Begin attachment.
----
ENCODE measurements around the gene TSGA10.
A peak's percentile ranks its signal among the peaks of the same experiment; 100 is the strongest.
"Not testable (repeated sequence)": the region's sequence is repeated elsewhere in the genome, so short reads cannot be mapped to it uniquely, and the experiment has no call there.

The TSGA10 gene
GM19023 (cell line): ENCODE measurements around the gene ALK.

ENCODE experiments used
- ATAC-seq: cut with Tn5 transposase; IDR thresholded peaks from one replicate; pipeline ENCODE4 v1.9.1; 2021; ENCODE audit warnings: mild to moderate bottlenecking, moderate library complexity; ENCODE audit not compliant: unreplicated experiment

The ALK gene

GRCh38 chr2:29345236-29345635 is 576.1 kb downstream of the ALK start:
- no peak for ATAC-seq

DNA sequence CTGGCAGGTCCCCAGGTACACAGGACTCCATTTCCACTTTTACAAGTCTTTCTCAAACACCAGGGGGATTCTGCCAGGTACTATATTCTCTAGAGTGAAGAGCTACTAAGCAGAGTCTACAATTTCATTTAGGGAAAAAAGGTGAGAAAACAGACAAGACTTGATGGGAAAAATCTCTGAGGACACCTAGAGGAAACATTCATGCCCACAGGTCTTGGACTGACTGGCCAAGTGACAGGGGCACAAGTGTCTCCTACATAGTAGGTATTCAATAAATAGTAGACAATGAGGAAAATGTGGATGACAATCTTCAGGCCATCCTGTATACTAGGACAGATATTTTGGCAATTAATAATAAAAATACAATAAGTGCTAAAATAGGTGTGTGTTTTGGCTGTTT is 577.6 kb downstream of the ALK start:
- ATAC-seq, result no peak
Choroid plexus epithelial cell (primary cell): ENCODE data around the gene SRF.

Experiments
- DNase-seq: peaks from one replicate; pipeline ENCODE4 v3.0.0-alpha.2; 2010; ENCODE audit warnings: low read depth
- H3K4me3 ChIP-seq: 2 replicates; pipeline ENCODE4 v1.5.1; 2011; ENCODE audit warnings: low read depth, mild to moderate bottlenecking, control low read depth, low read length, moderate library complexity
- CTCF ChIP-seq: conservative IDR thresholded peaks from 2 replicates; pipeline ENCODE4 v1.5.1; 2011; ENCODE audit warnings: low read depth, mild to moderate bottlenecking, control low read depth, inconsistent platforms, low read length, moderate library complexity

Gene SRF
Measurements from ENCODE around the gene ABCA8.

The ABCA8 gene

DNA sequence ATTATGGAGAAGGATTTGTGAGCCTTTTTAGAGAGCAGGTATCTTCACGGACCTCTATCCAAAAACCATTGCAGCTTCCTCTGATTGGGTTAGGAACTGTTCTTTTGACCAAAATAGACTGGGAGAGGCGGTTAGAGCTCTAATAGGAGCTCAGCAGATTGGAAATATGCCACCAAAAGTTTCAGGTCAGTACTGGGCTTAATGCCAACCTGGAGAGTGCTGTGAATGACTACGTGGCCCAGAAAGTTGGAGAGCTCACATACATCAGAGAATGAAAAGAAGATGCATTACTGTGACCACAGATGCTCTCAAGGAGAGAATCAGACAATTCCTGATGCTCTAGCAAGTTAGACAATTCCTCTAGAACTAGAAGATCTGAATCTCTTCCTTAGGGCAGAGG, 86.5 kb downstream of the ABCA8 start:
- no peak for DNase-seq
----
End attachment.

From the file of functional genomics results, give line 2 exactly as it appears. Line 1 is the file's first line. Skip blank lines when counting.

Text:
A peak's percentile ranks its signal among the peaks of the same experiment; 100 is the strongest.